I’ve always got my eye out for promising new manga, so I like to try out all sorts of debut volumes. Viz Media released one this week that immediately grabbed my attention: Tomohito Oda’s Komi Can’t Communicate Vol. 1. I’ve read a lot of slice-of-life comics, but this one’s premise is unlike any I’ve ever seen. Tadano, a first-year high school student, befriends his classmate Komi, whose social anxiety is so bad that she can’t even say simple sentences. Other people tend to misunderstand her as a result, but she really wants to make friends. Tadano sets out to help her, and goodhearted (though disastrous) shenanigans follow. It’s a very charming concept, but does Oda utilize it effectively? Is Komi Can’t Communicate Vol. 1 good?
Visually, this manga is very cute. Oda’s style is cartoony and expressive, rendering characters relatively simply but with over-the-top facial expressions. Komi herself is the best example of this, as her wide-eyed stares are frequently reminiscent of a cat’s. These faces sometimes even veer into horror territory, which amplifies the humor during misunderstandings even more. The line-work throughout is nice and clean, and there’s some solid use of motion lines as the characters flail about nervously. I also appreciate the humorous captions which describe the characters’ emotions, since their communication problems make their true feelings impossible to tell by appearance alone. Oda also makes great use of splash pages and two-page spreads to heighten some of the story’s most pivotal emotional moments.
By and large, this volume does a great job introducing the series’ premise and characters. Komi and Tadano’s friendship is endearing, and the scene in which they first become friends (via writing back and forth on a whiteboard) is easily the book’s biggest highlight. The character beats throughout feel earnest and sincere, and Komi’s socialization difficulties are the source of much comedy without ever being the subject of ridicule. There are a number of memorable gags throughout, many of which involve Komi’s anxious silence being misinterpreted as an intimidating, almost stalker-like presence. One particularly relatable chapter involves her coffee order getting botched severely, but she’s far too anxious to actually ask for a corrected replacement.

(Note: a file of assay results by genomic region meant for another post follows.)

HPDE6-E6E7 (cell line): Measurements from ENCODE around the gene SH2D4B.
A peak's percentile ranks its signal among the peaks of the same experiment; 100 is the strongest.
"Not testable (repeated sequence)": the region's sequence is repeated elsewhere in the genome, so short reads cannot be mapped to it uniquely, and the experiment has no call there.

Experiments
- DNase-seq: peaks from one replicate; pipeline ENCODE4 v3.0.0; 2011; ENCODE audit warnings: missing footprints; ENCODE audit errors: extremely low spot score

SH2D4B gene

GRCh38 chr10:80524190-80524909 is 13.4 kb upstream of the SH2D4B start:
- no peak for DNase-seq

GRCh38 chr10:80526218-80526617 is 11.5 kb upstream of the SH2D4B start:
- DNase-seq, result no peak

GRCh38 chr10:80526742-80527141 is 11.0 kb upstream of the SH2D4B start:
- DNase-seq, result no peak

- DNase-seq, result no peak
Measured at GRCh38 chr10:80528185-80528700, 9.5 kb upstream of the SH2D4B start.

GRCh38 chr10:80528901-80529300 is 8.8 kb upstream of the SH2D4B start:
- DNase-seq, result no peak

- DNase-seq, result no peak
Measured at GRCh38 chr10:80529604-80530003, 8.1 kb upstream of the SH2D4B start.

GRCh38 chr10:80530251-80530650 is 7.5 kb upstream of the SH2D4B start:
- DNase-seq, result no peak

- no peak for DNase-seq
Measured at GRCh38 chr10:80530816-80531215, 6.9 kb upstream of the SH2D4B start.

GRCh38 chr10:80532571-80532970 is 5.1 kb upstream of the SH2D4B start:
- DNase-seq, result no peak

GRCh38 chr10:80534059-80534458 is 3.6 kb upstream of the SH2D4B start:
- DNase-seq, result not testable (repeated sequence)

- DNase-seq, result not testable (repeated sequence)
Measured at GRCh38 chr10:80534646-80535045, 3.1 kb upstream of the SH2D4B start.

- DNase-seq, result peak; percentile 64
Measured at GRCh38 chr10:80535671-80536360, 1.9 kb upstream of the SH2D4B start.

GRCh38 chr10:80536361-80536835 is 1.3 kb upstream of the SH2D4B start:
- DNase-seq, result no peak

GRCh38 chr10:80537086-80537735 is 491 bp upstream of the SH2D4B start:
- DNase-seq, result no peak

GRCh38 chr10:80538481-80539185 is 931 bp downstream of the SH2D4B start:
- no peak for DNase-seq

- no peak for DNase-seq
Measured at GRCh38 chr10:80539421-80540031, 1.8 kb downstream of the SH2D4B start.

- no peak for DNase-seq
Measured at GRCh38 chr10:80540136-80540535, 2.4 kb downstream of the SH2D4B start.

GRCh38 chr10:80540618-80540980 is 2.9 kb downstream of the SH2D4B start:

Unfortunately, certain aspects of the book stand sharply opposed to the rest of its successful, earnest charm. Namely, things take a massive nosedive anytime the manga even vaguely approaches queerness. Komi and Tadano’s classmate Osana is at the core of this problem. She presents and identifies as female for the most part, though Tadano previously knew her as a man and Osana refers to herself as a boy on occasion. Komi Can’t Communicate may be great at many things, but handling trans issues is not one of them. Osana’s gender identity is made the butt of many a joke, with Tadano’s apparent refusal to accept her as she is being a major blight on the character. Then you have Agari, whose extreme obsession with Komi leans pretty heavily into “creepy lesbian” territory. If it weren’t for these two characters then the manga’s main con would just be that some gags land more effectively than others, but unfortunately these unsettling plot points take up quite a bit of page-time.
All in all, Komi Can’t Communicate Vol. 1 is a debut volume with a lot of heart and a great premise, but it also has some major issues holding it back. It’s difficult to reconcile all the fun and emotional earnestness in the first half or so with the fact that two of the supporting characters are basically just walking trans and creepy lesbian jokes. Whether or not I’d recommend this volume really just depends on how willing you are to deal with that in order to experience the book’s stronger suits.
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